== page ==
Pakistan saw a massive dip in the outflow of profits and dividends on foreign investments during the July-Nov period, as the central bank says the total amount was $128.7 million compared to $776 million during the same period last year.
However, the State Bank of Pakistan (SBP) data, on one hand, reflects a positive sign that the country was able to save a sizeable amount of dollars but, on the other, it is a negative signal showing poor economic growth amid less foreign investment.
An earlier set of figures released by the SBP had shown that the country had experienced a massive decline in foreign direct investment (FDI) during the first five months of the fiscal year 2022-23 [FY23].
The FDI had dropped by more than half to $430.1 million in the first five months of FY23 against an amount of $884.9 million recorded for the corresponding period last year.
Similarly, the FDI stood at $81.8 million in November after a 48 percent dip when compared with $158.4 million in the same month in 2022.
Meanwhile, the PBS (Pakistan Bureau of Statistics) data showed that the machinery imports posted a fall of 42.35 percent to $2.76 billion against $4.78 billion.
The trend comes at a time when cash-starved Pakistanis is already grappling with a deprecating rupee, shrinking foreign reserves, high interest rate and an alarming inflation.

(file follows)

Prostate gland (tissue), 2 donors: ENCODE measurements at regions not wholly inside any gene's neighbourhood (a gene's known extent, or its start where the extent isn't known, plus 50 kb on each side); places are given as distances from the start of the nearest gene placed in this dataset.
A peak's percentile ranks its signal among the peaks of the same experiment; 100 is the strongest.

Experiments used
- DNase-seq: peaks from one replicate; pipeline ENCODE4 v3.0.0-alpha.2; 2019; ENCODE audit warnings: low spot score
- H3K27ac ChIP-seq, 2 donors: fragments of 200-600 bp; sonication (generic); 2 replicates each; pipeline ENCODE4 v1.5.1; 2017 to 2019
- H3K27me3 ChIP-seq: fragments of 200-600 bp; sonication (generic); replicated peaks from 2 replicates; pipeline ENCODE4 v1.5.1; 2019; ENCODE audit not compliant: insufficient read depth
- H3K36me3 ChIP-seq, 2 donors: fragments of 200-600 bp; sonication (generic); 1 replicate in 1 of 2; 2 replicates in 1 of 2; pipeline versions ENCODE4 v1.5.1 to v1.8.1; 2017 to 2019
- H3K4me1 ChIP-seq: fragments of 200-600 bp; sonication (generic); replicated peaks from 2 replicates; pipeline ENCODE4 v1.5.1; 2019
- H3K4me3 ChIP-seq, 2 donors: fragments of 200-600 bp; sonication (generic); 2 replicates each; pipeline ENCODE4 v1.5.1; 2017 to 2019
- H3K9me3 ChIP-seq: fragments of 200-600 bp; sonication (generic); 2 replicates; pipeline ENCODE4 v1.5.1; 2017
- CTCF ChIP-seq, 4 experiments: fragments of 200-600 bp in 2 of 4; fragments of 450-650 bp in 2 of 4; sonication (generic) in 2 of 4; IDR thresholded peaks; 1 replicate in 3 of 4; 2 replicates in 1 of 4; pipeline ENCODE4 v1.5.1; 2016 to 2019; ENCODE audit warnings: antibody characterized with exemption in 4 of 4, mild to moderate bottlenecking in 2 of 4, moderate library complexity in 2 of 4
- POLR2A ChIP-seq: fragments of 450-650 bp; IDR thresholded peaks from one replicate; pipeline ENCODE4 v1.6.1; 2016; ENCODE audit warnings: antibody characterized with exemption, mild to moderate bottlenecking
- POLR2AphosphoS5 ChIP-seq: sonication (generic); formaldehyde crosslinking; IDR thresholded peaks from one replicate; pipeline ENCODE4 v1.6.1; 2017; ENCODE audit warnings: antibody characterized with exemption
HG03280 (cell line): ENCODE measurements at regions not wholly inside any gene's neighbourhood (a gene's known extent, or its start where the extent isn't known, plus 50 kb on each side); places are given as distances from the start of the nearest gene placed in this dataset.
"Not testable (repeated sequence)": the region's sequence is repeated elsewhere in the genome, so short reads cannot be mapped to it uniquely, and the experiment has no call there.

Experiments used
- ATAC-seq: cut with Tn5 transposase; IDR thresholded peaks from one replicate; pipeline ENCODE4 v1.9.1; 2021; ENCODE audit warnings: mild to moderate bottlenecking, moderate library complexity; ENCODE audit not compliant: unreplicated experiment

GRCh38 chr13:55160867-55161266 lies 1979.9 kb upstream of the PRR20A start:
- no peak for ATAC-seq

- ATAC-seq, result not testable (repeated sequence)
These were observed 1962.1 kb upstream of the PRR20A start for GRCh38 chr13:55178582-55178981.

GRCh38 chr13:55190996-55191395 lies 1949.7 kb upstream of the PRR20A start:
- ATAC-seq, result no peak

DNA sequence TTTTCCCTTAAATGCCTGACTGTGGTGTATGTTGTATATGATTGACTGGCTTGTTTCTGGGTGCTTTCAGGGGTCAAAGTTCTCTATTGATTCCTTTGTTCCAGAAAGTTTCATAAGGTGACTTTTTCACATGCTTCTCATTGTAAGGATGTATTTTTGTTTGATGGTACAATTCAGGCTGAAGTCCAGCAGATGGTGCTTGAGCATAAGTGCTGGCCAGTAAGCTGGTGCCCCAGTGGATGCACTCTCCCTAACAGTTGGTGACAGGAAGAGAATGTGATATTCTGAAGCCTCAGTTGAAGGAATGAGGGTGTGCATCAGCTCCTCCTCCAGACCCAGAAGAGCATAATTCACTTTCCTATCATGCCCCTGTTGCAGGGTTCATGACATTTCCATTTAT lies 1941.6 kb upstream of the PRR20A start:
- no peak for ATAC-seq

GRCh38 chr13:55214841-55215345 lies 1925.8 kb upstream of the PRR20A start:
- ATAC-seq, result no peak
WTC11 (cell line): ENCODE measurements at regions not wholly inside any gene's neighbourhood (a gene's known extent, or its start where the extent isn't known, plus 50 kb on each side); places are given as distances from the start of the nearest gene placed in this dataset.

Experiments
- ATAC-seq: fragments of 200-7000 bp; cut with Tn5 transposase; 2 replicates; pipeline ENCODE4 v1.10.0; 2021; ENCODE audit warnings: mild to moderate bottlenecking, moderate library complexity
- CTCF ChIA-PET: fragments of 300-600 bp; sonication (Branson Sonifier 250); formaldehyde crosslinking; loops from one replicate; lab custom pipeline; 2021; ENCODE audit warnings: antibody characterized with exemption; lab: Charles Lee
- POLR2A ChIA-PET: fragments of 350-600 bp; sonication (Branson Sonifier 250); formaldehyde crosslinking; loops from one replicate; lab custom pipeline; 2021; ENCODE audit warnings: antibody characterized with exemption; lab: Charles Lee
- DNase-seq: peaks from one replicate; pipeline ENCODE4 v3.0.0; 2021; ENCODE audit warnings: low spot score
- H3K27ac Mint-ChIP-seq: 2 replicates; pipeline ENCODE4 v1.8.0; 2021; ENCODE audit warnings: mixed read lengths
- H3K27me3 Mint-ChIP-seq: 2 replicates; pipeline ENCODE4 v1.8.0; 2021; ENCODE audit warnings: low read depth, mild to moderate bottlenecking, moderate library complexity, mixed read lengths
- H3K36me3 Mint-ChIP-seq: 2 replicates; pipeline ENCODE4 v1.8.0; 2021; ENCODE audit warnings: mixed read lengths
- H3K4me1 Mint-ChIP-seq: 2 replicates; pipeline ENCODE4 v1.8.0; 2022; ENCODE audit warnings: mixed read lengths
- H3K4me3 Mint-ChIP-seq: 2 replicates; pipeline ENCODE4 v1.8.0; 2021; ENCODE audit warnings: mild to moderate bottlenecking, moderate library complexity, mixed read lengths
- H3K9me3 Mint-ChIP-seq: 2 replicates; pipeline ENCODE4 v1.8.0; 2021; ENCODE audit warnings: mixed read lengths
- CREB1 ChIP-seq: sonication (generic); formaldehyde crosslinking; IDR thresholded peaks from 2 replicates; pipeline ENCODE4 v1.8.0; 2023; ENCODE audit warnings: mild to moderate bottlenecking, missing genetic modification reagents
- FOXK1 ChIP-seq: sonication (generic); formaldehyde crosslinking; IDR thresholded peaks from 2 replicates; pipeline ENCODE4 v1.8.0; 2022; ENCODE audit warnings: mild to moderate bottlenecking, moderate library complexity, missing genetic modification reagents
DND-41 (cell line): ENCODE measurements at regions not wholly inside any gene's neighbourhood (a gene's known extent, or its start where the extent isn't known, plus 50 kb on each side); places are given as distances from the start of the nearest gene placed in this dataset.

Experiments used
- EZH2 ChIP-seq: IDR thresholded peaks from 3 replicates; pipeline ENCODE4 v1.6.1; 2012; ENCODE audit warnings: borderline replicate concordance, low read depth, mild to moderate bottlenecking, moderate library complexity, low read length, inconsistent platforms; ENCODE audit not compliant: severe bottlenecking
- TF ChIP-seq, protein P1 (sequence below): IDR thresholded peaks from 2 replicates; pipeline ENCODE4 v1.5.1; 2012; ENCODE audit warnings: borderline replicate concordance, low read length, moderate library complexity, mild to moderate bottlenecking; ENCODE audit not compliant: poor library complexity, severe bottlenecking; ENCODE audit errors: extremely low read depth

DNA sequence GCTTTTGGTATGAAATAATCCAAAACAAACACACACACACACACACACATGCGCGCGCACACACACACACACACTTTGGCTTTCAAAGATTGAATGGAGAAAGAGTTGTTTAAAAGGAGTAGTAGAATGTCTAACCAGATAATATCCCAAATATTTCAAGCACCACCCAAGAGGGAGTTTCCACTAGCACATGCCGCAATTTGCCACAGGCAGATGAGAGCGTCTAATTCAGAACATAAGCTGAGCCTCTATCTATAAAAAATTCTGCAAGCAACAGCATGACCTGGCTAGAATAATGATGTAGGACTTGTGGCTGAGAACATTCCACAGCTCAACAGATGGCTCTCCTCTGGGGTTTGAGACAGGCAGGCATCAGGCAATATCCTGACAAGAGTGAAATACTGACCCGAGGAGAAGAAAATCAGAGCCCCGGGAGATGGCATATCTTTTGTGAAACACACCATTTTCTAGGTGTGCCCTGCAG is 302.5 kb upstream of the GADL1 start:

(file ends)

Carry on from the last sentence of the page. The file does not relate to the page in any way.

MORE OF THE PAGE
It is a vicious circle, resulting in reduced investment domestically as well with little opportunity to enhance tax collection. At the same time, there are fewer job opportunities for people who are already taking hit by unprecedented inflation and reduced purchasing power.
The falling inflows reflect foreigners don’t consider Pakistan an attractive destination for investment at present amid economic and political uncertainty prevailing in the country, which dampens the market sentiment within the country as well for local investors.
Details showed that the highest FDI inflows came from China – $102.5 million compared to $124.9 million in the same period of last year.
China is the biggest trading partner of Pakistan and also its biggest lender. However, poor economic health and a riskier external front of the economy have compelled China to be cautious as well over investing in Pakistan.
However, there has been an increase in the case of the United Arab Emirates which became the second-biggest investor with $81.6 million compared to the previous investment of $62 million during the same period of last year.
Other significant investors were Switzerland and the Netherlands with $58.7 million and $44.3 million respectively.
The sector-wise position showed that the power sector attracted the highest foreign investment of $204 million, as it attracted $160m inflows a year ago.
Inflows in the financial business declined attracted $141 million compared to $205 million last year while oil and gas exploration managed $40 million against the previous level of $93 million.